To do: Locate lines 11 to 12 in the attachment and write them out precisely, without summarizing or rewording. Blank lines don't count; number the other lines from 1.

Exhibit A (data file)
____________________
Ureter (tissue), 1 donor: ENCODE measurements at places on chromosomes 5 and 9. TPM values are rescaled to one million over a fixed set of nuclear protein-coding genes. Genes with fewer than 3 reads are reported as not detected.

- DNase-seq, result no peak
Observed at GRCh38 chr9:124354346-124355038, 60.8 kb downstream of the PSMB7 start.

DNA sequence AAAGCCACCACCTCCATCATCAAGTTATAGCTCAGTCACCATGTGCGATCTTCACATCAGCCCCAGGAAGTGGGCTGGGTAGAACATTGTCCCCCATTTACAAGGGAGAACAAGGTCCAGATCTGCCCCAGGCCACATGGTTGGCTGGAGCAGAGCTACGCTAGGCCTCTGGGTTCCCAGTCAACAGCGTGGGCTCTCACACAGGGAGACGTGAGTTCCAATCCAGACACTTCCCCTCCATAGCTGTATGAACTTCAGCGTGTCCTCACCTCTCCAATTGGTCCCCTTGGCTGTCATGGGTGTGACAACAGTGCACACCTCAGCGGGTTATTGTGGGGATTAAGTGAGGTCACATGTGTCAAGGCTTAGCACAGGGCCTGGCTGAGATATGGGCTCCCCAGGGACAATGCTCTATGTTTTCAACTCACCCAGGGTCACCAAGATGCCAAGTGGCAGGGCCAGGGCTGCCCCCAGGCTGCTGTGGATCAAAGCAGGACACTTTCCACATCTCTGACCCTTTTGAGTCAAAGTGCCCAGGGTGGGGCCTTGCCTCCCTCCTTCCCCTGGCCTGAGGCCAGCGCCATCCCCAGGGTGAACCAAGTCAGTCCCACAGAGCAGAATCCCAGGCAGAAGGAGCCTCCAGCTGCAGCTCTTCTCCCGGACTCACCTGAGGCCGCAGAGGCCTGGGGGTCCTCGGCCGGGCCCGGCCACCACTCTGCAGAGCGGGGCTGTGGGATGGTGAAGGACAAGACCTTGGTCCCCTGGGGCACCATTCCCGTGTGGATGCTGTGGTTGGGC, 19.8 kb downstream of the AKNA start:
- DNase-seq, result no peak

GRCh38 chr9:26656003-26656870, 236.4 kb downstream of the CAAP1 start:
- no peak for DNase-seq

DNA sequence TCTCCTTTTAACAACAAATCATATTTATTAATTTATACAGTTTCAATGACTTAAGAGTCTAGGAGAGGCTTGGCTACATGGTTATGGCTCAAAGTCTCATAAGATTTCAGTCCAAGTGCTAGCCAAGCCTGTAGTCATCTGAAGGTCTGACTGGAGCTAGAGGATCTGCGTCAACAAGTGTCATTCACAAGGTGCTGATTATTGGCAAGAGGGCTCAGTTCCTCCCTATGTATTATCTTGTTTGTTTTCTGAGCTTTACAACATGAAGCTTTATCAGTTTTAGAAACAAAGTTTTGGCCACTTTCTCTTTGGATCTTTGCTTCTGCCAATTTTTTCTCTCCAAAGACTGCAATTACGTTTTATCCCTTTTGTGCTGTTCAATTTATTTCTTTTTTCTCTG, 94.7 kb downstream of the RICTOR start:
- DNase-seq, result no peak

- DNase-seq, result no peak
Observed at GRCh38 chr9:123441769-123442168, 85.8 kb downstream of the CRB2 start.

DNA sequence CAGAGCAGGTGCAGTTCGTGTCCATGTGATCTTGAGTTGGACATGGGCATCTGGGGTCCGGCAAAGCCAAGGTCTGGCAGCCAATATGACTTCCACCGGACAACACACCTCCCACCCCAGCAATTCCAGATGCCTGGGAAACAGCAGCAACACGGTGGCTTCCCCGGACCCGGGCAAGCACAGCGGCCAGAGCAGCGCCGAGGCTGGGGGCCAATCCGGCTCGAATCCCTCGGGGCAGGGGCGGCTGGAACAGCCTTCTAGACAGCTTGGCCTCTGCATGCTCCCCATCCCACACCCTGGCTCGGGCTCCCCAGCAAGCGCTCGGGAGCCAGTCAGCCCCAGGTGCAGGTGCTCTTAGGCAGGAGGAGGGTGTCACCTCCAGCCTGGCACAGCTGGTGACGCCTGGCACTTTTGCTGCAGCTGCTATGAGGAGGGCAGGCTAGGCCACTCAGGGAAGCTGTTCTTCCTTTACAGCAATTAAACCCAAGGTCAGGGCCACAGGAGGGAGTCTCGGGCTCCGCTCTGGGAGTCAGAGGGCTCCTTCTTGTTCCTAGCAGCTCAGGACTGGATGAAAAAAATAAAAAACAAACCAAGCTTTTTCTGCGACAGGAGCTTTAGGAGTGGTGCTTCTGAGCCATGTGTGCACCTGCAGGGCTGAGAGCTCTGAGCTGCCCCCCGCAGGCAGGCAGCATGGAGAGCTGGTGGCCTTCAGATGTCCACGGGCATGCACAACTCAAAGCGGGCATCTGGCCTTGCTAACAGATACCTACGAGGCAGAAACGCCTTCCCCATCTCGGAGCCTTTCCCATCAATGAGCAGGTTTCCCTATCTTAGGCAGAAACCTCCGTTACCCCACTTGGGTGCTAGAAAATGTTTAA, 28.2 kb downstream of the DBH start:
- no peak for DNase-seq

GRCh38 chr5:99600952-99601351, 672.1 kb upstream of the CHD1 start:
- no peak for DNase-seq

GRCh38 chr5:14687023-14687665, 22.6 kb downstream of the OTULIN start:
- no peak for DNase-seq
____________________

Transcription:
Observed at GRCh38 chr9:123441769-123442168, 85.8 kb downstream of the CRB2 start.

DNA sequence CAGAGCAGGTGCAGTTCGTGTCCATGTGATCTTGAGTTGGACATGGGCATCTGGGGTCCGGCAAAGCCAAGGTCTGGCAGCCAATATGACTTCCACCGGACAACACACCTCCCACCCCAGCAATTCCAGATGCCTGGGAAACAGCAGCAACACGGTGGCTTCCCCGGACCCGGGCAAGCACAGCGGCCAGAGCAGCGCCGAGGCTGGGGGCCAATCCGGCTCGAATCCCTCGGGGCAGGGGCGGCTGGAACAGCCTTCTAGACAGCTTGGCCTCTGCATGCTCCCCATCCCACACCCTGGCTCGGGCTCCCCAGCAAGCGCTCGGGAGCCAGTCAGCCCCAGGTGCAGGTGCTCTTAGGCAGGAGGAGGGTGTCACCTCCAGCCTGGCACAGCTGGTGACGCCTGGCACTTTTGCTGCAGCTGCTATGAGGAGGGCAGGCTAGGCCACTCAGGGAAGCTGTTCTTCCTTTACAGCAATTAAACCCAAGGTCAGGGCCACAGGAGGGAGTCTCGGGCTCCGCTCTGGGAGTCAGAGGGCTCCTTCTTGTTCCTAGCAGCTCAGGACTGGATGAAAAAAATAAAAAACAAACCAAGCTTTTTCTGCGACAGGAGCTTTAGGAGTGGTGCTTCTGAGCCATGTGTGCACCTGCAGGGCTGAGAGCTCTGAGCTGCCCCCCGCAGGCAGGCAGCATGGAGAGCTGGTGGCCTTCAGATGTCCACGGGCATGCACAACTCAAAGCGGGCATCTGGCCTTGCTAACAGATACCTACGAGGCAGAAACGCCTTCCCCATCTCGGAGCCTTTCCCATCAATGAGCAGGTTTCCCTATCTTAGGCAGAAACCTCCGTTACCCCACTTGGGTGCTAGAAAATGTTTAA, 28.2 kb downstream of the DBH start: